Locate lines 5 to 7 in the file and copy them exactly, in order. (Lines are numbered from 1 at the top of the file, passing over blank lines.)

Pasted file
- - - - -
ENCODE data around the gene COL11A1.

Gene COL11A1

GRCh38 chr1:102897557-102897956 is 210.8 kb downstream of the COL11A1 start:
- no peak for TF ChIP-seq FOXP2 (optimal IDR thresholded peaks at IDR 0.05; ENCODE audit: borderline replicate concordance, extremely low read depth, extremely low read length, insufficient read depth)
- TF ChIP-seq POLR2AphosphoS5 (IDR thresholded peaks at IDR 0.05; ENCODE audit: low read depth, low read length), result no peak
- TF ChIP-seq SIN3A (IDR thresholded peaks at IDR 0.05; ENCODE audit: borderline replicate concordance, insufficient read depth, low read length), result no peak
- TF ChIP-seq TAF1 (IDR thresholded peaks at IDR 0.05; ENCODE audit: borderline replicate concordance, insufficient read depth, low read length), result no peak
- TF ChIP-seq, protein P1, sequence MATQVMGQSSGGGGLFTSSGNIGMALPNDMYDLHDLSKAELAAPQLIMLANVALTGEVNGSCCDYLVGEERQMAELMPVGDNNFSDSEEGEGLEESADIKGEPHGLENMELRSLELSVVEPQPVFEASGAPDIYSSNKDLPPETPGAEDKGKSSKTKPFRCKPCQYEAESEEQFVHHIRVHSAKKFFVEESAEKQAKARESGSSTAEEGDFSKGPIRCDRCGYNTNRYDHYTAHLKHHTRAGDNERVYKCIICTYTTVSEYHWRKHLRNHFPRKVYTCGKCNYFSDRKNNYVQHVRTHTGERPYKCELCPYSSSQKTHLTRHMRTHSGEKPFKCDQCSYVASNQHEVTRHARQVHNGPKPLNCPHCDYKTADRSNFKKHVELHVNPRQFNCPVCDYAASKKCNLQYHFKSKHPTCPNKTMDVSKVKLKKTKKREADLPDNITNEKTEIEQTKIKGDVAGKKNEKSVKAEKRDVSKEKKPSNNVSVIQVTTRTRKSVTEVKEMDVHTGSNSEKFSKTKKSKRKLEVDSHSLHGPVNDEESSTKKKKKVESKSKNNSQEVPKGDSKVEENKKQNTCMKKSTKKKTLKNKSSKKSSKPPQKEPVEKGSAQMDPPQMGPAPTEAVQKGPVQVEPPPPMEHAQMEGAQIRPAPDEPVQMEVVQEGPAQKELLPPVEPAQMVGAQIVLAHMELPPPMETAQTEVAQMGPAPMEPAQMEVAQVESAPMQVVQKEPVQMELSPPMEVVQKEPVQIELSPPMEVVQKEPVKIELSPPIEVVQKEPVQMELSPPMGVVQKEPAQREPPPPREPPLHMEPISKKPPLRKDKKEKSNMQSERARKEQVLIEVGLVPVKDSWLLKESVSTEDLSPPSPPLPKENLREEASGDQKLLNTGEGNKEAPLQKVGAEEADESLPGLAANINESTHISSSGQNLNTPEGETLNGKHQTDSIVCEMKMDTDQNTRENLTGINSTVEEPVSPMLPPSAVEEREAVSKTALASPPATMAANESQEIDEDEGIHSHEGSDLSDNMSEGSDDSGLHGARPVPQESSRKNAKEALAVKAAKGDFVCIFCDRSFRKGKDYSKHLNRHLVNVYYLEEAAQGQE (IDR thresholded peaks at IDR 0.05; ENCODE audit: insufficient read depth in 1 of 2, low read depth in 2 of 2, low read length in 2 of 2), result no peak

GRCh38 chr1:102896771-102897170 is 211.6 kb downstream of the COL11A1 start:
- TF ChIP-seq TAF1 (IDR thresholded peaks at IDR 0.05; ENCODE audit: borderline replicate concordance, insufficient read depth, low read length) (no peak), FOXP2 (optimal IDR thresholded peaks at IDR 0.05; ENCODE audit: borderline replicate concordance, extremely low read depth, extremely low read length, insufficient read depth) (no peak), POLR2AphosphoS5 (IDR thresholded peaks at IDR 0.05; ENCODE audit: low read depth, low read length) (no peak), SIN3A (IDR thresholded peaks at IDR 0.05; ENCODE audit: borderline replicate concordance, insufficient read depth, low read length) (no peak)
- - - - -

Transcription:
- TF ChIP-seq POLR2AphosphoS5 (IDR thresholded peaks at IDR 0.05; ENCODE audit: low read depth, low read length), result no peak
- TF ChIP-seq SIN3A (IDR thresholded peaks at IDR 0.05; ENCODE audit: borderline replicate concordance, insufficient read depth, low read length), result no peak
- TF ChIP-seq TAF1 (IDR thresholded peaks at IDR 0.05; ENCODE audit: borderline replicate concordance, insufficient read depth, low read length), result no peak